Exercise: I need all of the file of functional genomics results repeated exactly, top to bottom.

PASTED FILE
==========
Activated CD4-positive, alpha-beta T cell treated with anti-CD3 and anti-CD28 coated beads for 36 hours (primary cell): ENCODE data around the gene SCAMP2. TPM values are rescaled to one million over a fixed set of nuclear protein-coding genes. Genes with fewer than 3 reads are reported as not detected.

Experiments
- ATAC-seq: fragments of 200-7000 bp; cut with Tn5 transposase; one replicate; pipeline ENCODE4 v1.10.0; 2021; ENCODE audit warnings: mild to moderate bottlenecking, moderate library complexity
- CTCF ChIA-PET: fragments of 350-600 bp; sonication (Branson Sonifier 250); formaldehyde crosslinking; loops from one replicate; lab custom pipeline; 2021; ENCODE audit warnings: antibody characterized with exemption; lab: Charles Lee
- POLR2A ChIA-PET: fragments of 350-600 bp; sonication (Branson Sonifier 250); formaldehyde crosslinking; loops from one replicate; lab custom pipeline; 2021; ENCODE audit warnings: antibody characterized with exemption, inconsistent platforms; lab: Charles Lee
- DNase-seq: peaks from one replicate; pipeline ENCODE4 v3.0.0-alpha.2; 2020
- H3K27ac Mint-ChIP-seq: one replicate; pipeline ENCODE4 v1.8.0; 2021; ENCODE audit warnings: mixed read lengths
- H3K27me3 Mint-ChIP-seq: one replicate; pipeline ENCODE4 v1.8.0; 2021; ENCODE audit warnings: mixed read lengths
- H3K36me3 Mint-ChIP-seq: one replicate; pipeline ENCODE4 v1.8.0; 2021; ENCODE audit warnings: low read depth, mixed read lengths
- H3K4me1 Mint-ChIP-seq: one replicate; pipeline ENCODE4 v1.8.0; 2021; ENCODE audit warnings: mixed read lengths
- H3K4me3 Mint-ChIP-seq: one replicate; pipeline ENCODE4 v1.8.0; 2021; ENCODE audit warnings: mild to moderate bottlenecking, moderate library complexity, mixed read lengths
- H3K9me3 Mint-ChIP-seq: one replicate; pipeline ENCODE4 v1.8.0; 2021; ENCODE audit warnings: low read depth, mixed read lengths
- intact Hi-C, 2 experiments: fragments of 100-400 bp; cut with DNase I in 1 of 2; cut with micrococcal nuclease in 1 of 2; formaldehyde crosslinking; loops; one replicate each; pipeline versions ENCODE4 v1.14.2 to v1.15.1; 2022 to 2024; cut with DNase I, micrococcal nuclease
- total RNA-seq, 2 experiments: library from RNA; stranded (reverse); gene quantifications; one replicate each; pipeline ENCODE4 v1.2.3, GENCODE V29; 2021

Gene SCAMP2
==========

Activated CD4-positive, alpha-beta T cell treated with anti-CD3 and anti-CD28 coated beads for 36 hours (primary cell): ENCODE data around the gene SCAMP2. TPM values are rescaled to one million over a fixed set of nuclear protein-coding genes. Genes with fewer than 3 reads are reported as not detected.

Experiments
- ATAC-seq: fragments of 200-7000 bp; cut with Tn5 transposase; one replicate; pipeline ENCODE4 v1.10.0; 2021; ENCODE audit warnings: mild to moderate bottlenecking, moderate library complexity
- CTCF ChIA-PET: fragments of 350-600 bp; sonication (Branson Sonifier 250); formaldehyde crosslinking; loops from one replicate; lab custom pipeline; 2021; ENCODE audit warnings: antibody characterized with exemption; lab: Charles Lee
- POLR2A ChIA-PET: fragments of 350-600 bp; sonication (Branson Sonifier 250); formaldehyde crosslinking; loops from one replicate; lab custom pipeline; 2021; ENCODE audit warnings: antibody characterized with exemption, inconsistent platforms; lab: Charles Lee
- DNase-seq: peaks from one replicate; pipeline ENCODE4 v3.0.0-alpha.2; 2020
- H3K27ac Mint-ChIP-seq: one replicate; pipeline ENCODE4 v1.8.0; 2021; ENCODE audit warnings: mixed read lengths
- H3K27me3 Mint-ChIP-seq: one replicate; pipeline ENCODE4 v1.8.0; 2021; ENCODE audit warnings: mixed read lengths
- H3K36me3 Mint-ChIP-seq: one replicate; pipeline ENCODE4 v1.8.0; 2021; ENCODE audit warnings: low read depth, mixed read lengths
- H3K4me1 Mint-ChIP-seq: one replicate; pipeline ENCODE4 v1.8.0; 2021; ENCODE audit warnings: mixed read lengths
- H3K4me3 Mint-ChIP-seq: one replicate; pipeline ENCODE4 v1.8.0; 2021; ENCODE audit warnings: mild to moderate bottlenecking, moderate library complexity, mixed read lengths
- H3K9me3 Mint-ChIP-seq: one replicate; pipeline ENCODE4 v1.8.0; 2021; ENCODE audit warnings: low read depth, mixed read lengths
- intact Hi-C, 2 experiments: fragments of 100-400 bp; cut with DNase I in 1 of 2; cut with micrococcal nuclease in 1 of 2; formaldehyde crosslinking; loops; one replicate each; pipeline versions ENCODE4 v1.14.2 to v1.15.1; 2022 to 2024; cut with DNase I, micrococcal nuclease
- total RNA-seq, 2 experiments: library from RNA; stranded (reverse); gene quantifications; one replicate each; pipeline ENCODE4 v1.2.3, GENCODE V29; 2021

Gene SCAMP2